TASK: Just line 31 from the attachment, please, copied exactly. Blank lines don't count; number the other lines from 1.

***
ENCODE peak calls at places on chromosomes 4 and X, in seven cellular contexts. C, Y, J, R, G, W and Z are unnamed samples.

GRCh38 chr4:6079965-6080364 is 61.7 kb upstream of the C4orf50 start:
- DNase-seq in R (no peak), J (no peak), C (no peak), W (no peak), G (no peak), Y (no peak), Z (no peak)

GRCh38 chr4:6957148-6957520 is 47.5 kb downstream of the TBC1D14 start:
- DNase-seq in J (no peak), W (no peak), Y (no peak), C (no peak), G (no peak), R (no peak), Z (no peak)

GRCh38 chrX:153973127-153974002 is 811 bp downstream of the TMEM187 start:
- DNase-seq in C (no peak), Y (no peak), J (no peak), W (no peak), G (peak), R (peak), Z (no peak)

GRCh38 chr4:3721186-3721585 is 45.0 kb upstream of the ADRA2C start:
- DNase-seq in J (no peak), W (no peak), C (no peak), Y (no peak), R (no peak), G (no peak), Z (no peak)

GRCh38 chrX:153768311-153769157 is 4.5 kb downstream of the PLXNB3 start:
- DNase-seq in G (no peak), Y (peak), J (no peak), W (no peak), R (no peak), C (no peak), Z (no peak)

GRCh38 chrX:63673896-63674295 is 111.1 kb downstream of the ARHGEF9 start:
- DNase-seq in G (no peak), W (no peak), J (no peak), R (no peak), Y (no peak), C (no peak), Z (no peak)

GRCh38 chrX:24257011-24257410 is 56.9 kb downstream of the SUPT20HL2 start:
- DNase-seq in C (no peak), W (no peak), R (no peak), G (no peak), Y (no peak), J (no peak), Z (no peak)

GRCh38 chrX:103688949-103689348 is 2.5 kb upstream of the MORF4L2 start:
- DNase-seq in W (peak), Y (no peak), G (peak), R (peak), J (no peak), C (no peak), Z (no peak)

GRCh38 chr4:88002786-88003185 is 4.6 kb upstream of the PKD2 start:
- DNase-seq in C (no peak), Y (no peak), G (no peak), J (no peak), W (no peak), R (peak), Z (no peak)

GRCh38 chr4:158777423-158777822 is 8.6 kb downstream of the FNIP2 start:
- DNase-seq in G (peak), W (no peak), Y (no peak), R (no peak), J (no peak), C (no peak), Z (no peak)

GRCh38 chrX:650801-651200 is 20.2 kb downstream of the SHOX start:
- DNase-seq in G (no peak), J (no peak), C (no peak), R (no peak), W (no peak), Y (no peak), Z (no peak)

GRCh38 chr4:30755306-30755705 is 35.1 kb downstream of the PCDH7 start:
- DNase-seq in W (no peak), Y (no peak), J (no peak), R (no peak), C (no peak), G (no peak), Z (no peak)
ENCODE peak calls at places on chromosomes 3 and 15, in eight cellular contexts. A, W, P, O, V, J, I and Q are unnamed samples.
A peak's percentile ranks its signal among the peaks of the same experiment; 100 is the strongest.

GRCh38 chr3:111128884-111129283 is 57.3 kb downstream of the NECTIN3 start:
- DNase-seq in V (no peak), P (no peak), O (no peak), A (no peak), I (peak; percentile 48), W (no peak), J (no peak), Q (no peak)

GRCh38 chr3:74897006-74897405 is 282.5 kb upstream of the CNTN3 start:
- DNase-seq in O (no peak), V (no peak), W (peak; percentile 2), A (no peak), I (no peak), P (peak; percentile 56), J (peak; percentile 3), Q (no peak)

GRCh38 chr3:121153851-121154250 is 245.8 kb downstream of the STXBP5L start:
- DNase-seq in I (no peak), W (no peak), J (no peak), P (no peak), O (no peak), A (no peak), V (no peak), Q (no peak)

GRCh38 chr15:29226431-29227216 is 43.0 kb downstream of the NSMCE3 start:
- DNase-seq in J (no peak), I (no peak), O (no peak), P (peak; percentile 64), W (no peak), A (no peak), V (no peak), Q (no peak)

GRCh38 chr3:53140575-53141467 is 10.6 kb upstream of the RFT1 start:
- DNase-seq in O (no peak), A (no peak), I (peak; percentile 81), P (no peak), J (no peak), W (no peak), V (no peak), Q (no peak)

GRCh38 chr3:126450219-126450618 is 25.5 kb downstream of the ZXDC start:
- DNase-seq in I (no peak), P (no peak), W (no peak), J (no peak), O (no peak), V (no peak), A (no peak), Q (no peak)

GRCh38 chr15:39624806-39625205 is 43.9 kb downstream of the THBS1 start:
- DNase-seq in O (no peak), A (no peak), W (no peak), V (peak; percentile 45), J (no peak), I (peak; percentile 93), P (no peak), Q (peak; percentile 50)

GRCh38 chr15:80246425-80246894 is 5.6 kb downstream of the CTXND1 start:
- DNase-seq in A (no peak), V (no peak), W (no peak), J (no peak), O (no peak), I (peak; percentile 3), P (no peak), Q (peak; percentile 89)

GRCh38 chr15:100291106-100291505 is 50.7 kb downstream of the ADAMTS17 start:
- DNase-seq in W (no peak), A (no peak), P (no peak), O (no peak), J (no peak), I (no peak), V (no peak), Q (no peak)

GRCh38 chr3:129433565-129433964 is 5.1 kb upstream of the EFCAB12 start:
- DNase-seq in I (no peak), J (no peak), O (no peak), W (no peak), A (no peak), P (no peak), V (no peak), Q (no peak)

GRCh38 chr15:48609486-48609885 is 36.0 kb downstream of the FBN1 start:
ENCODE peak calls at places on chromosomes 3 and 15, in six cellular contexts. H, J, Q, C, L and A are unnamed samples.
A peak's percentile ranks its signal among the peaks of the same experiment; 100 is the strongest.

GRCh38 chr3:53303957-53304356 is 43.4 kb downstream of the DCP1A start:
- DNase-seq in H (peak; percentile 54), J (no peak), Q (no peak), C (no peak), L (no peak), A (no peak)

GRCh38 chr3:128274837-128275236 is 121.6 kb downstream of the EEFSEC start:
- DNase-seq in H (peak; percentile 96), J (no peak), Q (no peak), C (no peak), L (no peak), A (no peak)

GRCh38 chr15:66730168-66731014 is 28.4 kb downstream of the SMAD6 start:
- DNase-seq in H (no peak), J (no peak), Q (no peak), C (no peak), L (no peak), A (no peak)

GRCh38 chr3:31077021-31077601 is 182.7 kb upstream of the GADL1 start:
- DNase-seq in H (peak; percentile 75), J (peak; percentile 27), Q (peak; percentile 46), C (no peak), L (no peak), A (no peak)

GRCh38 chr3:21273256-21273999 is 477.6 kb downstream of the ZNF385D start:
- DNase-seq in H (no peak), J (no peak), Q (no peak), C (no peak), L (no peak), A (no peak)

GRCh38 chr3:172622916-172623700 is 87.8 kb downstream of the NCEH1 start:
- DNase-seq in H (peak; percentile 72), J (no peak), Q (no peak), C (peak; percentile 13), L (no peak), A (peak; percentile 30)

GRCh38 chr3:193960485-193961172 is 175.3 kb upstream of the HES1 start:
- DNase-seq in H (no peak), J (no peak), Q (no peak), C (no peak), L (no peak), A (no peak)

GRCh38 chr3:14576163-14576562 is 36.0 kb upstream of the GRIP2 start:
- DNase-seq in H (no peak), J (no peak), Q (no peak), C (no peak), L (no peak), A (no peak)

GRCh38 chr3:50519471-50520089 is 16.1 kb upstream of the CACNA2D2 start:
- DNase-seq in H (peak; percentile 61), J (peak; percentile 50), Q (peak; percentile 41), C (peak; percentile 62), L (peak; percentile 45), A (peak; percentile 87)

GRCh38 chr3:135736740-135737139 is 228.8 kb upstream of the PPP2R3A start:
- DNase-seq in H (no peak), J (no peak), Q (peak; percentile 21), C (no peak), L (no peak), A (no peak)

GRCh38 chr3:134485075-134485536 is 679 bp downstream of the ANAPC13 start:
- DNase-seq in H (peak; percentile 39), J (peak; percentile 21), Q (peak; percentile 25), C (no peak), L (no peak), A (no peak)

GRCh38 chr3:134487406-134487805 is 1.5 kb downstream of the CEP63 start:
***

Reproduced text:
- DNase-seq in O (no peak), V (no peak), W (peak; percentile 2), A (no peak), I (no peak), P (peak; percentile 56), J (peak; percentile 3), Q (no peak)